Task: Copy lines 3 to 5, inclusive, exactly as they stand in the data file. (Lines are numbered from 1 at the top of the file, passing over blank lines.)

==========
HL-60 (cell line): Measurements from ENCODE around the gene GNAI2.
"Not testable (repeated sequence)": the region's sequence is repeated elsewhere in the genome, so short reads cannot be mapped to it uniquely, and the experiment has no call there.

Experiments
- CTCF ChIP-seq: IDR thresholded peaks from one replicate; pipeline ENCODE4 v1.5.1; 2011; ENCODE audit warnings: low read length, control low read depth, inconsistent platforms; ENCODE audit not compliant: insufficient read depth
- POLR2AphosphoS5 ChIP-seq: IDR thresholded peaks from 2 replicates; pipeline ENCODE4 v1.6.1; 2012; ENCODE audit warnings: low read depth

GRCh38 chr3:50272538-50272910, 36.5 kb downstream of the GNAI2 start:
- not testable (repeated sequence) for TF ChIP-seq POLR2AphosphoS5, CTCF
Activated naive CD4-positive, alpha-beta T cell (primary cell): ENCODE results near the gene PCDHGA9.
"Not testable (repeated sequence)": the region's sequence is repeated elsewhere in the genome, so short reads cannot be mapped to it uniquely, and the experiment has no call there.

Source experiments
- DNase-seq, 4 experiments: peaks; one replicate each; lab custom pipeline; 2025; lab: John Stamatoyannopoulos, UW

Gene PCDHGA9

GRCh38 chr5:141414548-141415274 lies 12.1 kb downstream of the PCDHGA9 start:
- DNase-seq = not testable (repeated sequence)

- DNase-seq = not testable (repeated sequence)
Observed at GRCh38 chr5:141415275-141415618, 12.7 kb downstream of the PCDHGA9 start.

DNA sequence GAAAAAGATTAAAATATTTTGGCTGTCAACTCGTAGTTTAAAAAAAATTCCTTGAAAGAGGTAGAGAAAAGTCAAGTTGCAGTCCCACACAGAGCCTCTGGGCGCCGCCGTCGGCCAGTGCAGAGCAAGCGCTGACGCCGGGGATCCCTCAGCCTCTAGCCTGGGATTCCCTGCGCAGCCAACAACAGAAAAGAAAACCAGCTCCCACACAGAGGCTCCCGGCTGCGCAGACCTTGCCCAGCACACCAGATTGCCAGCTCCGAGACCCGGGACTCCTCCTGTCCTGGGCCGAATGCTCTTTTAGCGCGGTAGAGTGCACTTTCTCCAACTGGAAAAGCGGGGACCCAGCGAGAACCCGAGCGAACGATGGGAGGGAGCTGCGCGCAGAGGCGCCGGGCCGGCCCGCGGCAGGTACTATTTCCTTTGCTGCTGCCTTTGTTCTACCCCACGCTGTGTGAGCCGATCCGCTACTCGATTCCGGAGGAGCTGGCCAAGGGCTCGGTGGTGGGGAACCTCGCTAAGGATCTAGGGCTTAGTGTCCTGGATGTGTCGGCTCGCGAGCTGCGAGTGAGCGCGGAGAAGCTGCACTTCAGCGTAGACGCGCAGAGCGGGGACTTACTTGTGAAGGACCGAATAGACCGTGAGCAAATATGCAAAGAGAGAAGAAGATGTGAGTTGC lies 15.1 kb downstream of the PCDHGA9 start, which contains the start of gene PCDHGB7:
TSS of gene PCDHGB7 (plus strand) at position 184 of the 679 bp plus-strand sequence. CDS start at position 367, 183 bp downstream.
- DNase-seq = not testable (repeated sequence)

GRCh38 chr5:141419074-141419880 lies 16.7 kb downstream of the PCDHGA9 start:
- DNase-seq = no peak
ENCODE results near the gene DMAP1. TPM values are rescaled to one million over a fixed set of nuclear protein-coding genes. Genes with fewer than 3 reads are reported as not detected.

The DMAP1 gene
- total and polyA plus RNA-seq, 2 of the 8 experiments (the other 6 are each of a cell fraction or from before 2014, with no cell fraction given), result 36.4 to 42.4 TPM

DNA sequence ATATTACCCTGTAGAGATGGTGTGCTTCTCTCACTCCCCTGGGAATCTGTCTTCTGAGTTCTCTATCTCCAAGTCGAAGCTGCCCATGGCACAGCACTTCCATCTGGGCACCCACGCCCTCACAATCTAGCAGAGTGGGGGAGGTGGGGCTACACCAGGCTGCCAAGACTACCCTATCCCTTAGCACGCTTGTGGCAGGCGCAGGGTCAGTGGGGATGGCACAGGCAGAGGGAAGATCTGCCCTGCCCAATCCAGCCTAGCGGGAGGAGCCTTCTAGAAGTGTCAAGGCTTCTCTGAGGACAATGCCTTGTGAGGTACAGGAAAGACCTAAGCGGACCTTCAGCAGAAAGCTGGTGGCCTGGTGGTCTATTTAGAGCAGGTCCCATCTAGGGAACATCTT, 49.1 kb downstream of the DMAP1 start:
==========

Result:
Experiments
- CTCF ChIP-seq: IDR thresholded peaks from one replicate; pipeline ENCODE4 v1.5.1; 2011; ENCODE audit warnings: low read length, control low read depth, inconsistent platforms; ENCODE audit not compliant: insufficient read depth
- POLR2AphosphoS5 ChIP-seq: IDR thresholded peaks from 2 replicates; pipeline ENCODE4 v1.6.1; 2012; ENCODE audit warnings: low read depth